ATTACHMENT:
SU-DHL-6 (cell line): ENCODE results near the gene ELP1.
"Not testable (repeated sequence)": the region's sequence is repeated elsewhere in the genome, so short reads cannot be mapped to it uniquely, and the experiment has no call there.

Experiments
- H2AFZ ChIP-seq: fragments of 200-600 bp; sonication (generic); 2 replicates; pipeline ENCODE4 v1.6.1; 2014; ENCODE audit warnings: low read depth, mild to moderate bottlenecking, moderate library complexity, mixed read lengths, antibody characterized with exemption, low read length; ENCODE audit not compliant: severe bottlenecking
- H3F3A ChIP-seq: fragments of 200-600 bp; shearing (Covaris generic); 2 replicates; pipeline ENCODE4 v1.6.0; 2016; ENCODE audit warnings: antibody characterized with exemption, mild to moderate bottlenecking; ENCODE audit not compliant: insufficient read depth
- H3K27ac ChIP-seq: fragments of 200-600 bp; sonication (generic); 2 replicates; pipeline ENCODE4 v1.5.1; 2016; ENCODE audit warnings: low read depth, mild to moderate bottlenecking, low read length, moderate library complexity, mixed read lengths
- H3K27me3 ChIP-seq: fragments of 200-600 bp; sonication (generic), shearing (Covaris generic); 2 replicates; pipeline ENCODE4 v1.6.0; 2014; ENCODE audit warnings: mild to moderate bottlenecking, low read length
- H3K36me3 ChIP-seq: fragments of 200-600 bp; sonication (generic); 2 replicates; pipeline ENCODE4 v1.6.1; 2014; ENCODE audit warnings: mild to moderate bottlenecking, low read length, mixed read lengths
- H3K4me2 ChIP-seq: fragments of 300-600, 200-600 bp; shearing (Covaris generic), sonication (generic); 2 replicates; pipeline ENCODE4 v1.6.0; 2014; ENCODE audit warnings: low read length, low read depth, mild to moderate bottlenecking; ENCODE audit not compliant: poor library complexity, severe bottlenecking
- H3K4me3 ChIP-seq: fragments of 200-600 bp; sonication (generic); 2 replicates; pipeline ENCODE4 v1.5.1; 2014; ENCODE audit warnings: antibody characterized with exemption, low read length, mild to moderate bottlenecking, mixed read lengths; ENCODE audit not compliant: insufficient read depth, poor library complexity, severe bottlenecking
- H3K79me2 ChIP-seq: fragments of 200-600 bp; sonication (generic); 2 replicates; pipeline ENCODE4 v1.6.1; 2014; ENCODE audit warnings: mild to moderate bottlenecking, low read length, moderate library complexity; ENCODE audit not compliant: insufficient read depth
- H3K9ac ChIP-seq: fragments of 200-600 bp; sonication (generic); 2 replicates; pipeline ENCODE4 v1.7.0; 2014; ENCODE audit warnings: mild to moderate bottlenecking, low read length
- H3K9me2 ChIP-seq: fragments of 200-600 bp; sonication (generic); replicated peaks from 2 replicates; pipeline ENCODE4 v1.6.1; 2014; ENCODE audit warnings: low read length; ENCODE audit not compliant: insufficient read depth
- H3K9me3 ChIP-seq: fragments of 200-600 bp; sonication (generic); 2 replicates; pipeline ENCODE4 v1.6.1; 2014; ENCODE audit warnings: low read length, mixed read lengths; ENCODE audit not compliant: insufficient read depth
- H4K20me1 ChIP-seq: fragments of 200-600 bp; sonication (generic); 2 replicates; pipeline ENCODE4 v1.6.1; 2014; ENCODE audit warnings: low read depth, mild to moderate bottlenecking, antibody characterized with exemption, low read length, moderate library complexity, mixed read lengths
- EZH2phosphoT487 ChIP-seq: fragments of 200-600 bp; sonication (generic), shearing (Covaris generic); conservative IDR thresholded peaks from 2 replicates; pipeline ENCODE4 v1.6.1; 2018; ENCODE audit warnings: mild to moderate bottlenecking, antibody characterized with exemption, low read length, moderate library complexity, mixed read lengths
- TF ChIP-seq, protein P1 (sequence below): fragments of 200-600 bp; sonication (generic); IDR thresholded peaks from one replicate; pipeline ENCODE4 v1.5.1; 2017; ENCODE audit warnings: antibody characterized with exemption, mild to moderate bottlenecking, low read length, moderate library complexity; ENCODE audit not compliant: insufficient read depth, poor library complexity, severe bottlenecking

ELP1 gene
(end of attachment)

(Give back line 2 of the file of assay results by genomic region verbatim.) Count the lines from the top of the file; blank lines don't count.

"Not testable (repeated sequence)": the region's sequence is repeated elsewhere in the genome, so short reads cannot be mapped to it uniquely, and the experiment has no call there.